Bread Recipes Savory

Wild Garlic Irish Soda Bread

Once cheap and quick bread, known as a poor man’s bread because it had only a few basic ingredients, today is a bread that we can enrich with so many good ingredients and make it a real little treat! Wild Garlic Soda Bread is different than any other bread you have baked so far.

And it can be served warm on your table within an hour!

wild garlic soda bread being served on a cutting board

I can’t exactly remember when was the first time I baked my first soda bread. All I know is that along with Lahey’s no-knead bread, it was one of the very first bread I learned to bake.

I’m always happy to come back to this type of no yeast bread when I don’t feel like going to the bakery or I don’t have time to wait for the yeast to do its job. Or I just want to eat freshly baked, warm bread that can be done while I watch an episode of Peaky Blinders.

Peaky Blinders Blank Stare GIF - Find & Share on GIPHY

Baking bread with natural yeast today is more popular than ever and for a good reason. Sourdough bread has a different texture, taste, and aroma than bread made with baker’s yeast. It’s easier to digest and stays fresh for a longer time, but requires certain skills and more time to prepare.

Wild garlic soda bread is the complete opposite, not only to the bread with baker’s yeast but also to the sourdough bread. Don’t expect from it an open crumb, sour smell, and chewy crust.

Still, I believe that it deserves its place not only on this blog but also in your recipes notebook for a simple reason: this is the bread that is humble and honest.

What is Soda Bread

wild garlic irish soda bread

I’m a food geek (I know, I know).

I have a need to define and know everything about the food I eat.

Although the upper question in itself imposes a very obvious answer “it’s bread with baking soda“, I would give to you a slightly different answer.

For me, this wild garlic soda bread is the easiest and fastest bread you can make at home. Instead of yeast, it uses baking soda in combination with buttermilk or kefir, which means you don’t have to wait a few hours for the dough to rise.

Also, it requires very little kneading. Soda bread will look the best if you put it in the oven as soon as you shape it. Regular soda bread can be slightly sweet with the addition of dried fruit like raisins and dried figs or you can prepare it in a savory version like I did with this beautiful green bread with the addition of wild garlic leaves. This way I got a healthy and delicious bread with a crispy, rustic crust, an incredibly vibrant green color that stays present even after baking.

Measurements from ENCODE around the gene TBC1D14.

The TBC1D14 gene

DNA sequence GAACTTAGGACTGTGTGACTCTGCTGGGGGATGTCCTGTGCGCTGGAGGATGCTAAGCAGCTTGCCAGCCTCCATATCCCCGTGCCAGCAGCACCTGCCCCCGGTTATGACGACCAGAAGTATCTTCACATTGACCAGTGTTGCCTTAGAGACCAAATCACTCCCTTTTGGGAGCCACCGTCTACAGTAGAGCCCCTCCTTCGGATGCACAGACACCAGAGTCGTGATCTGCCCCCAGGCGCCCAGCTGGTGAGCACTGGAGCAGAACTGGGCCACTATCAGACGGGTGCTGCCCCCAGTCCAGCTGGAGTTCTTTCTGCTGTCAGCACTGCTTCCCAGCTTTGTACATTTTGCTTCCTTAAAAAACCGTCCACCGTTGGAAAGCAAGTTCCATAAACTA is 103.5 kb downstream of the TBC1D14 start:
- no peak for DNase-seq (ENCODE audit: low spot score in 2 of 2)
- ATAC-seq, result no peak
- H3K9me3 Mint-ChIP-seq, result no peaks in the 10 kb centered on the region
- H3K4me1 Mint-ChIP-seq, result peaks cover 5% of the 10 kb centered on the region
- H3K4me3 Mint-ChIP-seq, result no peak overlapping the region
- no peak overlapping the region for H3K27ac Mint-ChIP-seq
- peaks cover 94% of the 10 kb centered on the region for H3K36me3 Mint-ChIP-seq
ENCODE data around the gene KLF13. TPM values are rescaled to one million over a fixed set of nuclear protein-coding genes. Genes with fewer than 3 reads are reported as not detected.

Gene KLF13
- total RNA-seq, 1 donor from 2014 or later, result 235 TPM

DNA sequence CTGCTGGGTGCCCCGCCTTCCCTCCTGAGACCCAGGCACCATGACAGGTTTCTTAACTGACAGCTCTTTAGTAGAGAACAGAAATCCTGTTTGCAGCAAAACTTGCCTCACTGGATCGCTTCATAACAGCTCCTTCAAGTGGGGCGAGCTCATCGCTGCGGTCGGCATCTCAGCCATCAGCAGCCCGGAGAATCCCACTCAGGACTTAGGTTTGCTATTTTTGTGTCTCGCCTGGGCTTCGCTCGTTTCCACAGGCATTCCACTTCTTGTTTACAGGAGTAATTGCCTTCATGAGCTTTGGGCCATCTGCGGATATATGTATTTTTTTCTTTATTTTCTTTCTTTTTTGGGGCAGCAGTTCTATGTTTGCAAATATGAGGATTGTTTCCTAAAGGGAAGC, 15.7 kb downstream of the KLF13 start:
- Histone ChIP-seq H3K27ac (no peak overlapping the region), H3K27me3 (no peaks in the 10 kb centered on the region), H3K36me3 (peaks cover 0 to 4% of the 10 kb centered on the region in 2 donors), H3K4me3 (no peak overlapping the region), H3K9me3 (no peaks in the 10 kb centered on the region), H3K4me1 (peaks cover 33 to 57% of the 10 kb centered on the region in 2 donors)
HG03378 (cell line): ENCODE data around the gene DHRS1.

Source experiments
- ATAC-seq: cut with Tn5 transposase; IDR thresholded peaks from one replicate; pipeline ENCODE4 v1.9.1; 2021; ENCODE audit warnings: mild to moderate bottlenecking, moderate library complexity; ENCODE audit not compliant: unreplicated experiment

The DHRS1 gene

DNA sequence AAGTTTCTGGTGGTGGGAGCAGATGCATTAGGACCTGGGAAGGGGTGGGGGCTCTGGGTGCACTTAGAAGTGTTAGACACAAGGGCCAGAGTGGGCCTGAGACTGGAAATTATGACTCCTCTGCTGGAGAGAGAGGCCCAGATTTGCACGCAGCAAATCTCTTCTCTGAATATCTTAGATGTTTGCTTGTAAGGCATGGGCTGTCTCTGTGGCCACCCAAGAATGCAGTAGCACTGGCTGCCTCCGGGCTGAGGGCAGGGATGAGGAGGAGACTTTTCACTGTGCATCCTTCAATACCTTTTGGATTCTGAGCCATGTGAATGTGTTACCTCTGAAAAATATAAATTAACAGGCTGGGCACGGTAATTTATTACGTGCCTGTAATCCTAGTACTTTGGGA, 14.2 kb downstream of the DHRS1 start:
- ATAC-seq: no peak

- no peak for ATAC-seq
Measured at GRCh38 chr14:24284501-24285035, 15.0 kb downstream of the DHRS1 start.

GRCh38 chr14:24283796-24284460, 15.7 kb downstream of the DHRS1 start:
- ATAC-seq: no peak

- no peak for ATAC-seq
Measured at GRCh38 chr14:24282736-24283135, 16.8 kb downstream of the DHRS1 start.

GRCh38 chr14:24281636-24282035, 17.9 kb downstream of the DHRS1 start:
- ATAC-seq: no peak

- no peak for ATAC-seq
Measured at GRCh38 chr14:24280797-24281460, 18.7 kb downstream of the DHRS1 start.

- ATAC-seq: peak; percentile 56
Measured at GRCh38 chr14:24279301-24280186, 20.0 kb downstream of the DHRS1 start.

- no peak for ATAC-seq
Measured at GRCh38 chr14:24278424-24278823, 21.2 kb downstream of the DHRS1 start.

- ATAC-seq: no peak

And all that in less than an hour.

Besides that, you can experiment with different types of flours, especially wholegrain flours.

This green soda bread smells irresistibly of garlic and it’s a perfect recipe to celebrate St. Patrick’s Day!

About the History of Soda Bread

Lately, I’ve been thinking more and more about sustainable development and lifestyle. There are many ways in which we can apply the principles of sustainability in our lives, and one of them is certainly the use of wild edible herbs in our daily diet.

Most of us aren’t even aware of how many useful and edible plants we are surrounded with on a daily basis.

Today I know more about the plants that grow around us than ever before, but I have a feeling that I’m only at 1% of what I yet need to learn and find out. So I decided to present you the recipe with wild garlic, the plant that is very close to me.

I’ll discover one little secret about me: I LOVE old things and I’m a real “antique hoarder”, so it’s no wonder that I’m a fan of 19th-century bread. Yep, the first written recipe for soda bread dates back to 1836 from the time when baking soda in Ireland started to become a common ingredient that was regularly used.

Before baking, the sign of the cross was made with a knife on the dough, similar to Croatian Easter bread pinca. This way, the moisture would evaporate more evenly from the bread, and at that time it was believed that this would protect the household from evil forces. Soda bread can be found in different shapes and sizes, depending on the part of Ireland, but I usually like to bake it in a round shape.

What Do You Need to Know About Wild Garlic (Ramsons)

Wild garlic (Allium ursinum) is also known by the name ramsons or bear’s garlic. You can find it under even more creative names like devil’s garlic, gypsy’s onion, or stinking Jenny.

But why do the people call it bear’s garlic?